On Monday I posted about what a good Helen time is in CrossFit. Helen is a workout of three rounds for time of 400m run, 21 kettle bell swings and 12 pull-ups. An average time for men competing in the CrossFit Open is about 9:50, while the average time for women is about 11:14.
In this post I’ll cover what’s more important in having a good Helen time:
Not being able to do many pull-ups in a row will leave you taking a lot of rest time in between pull-up reps, hence a slower time. On the hand, not being able to run a very fast 400m could significantly hinder you from getting a good Helen time.
We can answer this question by looking at data from the CrossFit Open. Participants reported a variety of best-marks, including Helen times, max pull-ups they can do in a row and best 400m sprint times. I gathered data from 5,376 CrossFit Open participants, 3,159 of which were men. Of these men, 139 self-reported their Helen times, sprint times and max pull-ups.
Of these 139 men, the mean Helen time was 9:34.91, the mean 400m sprint time was 1:10.39, and the mean max pull-ups was 38.46.
When we run a multiple linear regression, to try and fit how sprint times and pull-ups predict your Helen time, we get an equation of:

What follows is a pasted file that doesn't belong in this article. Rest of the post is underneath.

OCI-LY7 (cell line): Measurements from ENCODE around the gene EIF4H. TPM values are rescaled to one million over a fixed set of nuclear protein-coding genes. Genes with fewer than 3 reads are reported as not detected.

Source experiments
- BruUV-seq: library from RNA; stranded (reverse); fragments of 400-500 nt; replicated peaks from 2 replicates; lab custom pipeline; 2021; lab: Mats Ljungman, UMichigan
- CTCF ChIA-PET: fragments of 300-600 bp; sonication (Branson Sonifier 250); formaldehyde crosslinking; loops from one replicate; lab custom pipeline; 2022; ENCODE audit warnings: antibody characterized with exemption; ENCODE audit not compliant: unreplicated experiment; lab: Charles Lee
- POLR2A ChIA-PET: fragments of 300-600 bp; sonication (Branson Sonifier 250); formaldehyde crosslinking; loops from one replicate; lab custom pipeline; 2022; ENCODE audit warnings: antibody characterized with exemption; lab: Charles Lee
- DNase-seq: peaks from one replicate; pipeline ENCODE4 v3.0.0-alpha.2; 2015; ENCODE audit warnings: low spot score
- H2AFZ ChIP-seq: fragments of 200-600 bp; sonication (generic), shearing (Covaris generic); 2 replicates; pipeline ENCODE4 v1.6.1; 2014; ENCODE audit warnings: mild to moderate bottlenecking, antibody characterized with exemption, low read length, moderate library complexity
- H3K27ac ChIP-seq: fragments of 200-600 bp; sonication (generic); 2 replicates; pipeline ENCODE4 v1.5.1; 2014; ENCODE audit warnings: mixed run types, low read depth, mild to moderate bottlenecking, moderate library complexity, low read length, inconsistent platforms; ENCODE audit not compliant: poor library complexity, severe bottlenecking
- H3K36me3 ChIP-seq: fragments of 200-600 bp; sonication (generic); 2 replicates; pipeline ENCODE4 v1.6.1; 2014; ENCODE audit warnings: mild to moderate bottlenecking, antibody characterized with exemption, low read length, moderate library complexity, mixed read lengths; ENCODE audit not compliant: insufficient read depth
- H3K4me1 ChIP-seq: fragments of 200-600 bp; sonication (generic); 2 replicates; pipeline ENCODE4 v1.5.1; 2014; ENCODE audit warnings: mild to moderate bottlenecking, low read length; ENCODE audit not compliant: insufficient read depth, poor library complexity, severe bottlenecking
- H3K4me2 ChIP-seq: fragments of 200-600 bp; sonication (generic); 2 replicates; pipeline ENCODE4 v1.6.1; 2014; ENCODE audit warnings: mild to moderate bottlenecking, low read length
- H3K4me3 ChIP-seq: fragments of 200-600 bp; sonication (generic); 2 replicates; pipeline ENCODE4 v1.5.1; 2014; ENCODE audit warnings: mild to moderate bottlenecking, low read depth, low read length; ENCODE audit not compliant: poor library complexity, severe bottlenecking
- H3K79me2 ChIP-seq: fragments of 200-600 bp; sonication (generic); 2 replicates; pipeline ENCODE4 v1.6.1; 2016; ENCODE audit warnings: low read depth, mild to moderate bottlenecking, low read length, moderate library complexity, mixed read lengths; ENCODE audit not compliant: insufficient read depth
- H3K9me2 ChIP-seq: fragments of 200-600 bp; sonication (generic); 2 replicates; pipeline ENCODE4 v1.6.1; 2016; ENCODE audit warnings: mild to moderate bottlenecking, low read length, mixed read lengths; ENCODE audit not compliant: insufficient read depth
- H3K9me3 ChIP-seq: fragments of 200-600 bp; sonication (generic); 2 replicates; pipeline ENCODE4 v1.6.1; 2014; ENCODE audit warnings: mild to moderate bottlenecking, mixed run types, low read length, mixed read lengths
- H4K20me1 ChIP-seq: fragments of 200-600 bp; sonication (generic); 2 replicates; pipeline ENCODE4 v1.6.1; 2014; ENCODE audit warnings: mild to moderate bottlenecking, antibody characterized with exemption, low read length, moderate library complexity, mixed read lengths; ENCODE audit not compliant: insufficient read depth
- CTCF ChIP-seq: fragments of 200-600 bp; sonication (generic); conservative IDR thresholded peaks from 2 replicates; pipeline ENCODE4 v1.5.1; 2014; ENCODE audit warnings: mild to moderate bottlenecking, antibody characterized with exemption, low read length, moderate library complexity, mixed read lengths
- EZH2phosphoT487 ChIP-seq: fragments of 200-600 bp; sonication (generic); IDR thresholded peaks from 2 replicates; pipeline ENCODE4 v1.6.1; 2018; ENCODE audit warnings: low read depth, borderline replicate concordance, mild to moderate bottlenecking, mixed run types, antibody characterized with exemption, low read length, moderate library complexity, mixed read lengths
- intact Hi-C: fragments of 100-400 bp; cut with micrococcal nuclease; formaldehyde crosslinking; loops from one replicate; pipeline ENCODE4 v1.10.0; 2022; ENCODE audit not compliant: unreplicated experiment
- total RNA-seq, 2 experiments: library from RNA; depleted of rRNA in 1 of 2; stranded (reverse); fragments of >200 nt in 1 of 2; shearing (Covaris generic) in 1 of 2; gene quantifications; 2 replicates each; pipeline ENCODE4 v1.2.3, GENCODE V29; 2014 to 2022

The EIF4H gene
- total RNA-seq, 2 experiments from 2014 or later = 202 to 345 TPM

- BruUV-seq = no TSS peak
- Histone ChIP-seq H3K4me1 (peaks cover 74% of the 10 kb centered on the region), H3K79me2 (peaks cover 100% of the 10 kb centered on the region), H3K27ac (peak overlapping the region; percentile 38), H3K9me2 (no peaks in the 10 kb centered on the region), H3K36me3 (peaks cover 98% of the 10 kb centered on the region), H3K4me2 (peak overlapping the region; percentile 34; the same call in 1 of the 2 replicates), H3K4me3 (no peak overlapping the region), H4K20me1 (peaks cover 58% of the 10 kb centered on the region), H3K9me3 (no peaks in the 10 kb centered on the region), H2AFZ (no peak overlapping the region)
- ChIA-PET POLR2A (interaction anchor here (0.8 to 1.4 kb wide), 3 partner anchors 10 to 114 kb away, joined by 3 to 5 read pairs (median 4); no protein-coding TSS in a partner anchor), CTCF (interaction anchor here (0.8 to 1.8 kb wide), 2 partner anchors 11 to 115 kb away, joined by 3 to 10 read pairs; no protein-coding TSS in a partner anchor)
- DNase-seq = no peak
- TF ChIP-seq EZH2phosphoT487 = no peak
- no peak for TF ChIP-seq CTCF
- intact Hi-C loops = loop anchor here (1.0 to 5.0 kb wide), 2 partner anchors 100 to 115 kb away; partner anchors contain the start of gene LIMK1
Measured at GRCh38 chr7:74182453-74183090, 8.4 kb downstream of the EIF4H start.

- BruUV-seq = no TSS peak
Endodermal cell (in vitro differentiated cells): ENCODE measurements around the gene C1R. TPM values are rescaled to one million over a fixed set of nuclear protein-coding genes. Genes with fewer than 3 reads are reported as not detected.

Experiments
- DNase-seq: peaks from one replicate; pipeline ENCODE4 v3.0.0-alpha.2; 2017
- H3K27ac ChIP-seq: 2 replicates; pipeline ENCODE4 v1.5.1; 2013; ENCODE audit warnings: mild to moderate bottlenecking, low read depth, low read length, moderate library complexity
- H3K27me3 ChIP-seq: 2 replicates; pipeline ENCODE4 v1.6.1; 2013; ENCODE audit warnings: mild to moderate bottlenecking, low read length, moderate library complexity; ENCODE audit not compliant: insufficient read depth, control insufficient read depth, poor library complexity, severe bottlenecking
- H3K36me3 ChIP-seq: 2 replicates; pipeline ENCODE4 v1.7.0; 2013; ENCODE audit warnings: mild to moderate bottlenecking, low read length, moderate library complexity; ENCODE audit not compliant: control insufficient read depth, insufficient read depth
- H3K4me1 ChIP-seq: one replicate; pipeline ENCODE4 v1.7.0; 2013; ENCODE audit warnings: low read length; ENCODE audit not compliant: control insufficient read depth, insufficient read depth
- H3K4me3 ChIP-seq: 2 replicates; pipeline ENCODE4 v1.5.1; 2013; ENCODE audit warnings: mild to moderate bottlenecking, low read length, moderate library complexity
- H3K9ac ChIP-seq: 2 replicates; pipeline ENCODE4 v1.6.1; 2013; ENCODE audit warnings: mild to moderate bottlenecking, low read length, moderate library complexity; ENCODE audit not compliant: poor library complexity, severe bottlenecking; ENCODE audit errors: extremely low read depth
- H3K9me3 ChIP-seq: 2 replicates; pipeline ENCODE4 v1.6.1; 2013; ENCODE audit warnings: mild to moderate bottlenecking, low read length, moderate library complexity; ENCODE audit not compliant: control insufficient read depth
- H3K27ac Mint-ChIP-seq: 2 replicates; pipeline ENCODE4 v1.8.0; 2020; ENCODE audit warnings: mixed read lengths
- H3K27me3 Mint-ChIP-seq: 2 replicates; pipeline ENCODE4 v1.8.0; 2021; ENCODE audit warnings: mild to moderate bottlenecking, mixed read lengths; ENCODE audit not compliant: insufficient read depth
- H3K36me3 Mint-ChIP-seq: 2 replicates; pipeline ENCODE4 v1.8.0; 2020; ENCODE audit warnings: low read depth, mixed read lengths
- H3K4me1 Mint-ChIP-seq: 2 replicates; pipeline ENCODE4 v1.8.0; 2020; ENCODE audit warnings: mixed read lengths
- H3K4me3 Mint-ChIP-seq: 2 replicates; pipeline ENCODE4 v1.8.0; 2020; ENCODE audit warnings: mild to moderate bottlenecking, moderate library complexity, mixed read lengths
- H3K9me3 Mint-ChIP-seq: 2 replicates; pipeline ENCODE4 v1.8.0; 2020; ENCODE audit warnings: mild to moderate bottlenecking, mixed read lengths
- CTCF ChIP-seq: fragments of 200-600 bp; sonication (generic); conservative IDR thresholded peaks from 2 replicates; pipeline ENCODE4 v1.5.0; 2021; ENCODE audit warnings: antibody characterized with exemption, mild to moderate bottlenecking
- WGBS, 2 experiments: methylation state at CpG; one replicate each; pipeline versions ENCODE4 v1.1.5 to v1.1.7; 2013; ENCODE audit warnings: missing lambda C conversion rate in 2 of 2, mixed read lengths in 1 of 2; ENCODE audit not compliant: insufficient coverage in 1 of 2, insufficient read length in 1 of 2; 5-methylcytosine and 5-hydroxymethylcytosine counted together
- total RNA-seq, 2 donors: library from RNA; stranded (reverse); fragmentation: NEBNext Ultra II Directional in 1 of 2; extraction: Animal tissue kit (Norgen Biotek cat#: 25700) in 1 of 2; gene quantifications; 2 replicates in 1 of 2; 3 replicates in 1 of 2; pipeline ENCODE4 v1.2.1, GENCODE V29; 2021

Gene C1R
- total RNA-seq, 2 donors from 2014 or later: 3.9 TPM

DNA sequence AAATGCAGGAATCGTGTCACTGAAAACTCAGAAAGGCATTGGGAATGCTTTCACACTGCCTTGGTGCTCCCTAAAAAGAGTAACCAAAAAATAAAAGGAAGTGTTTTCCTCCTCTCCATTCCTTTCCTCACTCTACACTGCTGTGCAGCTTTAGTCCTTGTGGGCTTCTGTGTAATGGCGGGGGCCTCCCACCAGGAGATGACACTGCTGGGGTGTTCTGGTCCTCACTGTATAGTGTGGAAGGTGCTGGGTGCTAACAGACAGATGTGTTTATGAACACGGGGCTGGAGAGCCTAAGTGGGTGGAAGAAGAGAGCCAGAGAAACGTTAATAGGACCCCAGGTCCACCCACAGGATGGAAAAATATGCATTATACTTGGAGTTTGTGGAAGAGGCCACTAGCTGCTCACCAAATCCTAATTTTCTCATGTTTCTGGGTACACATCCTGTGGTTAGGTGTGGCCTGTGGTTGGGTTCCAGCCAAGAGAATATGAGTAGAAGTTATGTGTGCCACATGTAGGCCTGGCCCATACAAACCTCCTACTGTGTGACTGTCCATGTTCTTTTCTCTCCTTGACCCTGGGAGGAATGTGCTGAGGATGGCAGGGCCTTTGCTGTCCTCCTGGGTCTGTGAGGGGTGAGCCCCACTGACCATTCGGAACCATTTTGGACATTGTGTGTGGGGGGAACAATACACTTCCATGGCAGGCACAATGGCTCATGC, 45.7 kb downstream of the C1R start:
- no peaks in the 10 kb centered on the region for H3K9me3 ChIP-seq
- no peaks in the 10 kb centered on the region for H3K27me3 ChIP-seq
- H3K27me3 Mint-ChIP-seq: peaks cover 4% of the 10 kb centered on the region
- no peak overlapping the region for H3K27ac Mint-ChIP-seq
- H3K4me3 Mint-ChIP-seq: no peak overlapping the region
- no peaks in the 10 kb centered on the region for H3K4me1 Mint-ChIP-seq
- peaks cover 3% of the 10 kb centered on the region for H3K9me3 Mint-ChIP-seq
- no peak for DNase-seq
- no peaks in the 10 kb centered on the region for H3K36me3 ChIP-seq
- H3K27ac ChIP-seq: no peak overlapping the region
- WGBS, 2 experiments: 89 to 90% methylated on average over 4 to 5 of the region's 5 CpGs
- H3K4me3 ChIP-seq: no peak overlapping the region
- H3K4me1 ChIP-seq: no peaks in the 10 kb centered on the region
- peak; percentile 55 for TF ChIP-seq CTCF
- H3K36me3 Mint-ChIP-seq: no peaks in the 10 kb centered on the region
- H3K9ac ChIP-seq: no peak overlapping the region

Helen-time(seconds) = 578.55 + 2.05*Sprint-time(seconds) – 3.85*Max-pull-ups.
The R-squared value says that 400m sprint time and max pull-ups account for 45% of the variability in Helen times.
If we think about this equation in concrete terms, this model predicts that for every one second we shave off our sprint time, we shave 2.05 seconds off of our Helen time, while every extra pull-up we can do in a row, we can shave off 3.85 seconds.
But what’s easier from a training perspective: shaving off our 400m sprint time or adding to our max pull-ups? For the fit athlete, probably adding to our max pull-ups.
Looking at the 25th percentile CrossFit Open athlete for both pull-ups and sprint, jumping up to the 50th percentile results in a five second improvement in 400m sprint time and an eight rep improvement in max pull-ups. Thus if you were trying to improve your Helen time as a 25th percentile athlete, it’s probably more important and easier to become an average pull-upper. If we use our model above, we’d see these kinds of improvements shifting from 25th percentile to 50th percentile:
If we wanted to improve from being an average 50th percentile athlete to a semi-elite 75th percentile athlete, running becomes slightly more important, but still can’t quite match the saved-time improvement we’d see in pull-ups: sprint times improve by 10 seconds, while max pull-ups improve by 9 reps. Using our model above, we’d see these kinds of improvements:
Obviously if you’re new to CrossFit and out of shape, improving your motor and ability to run a half-decent 400m time would probably be a big first step. Moving from a 2 minute 400m sprint to a 1:30 sprint will get you a better Helen score than moving from 1 pull-ups to 5 pull-ups.
But for the fit, seasoned CrossFit Open athlete, there’s no question that improving your ability to do a bunch of pull-ups in a row has a greater effect on improving your Helen time compared to becoming a better runner.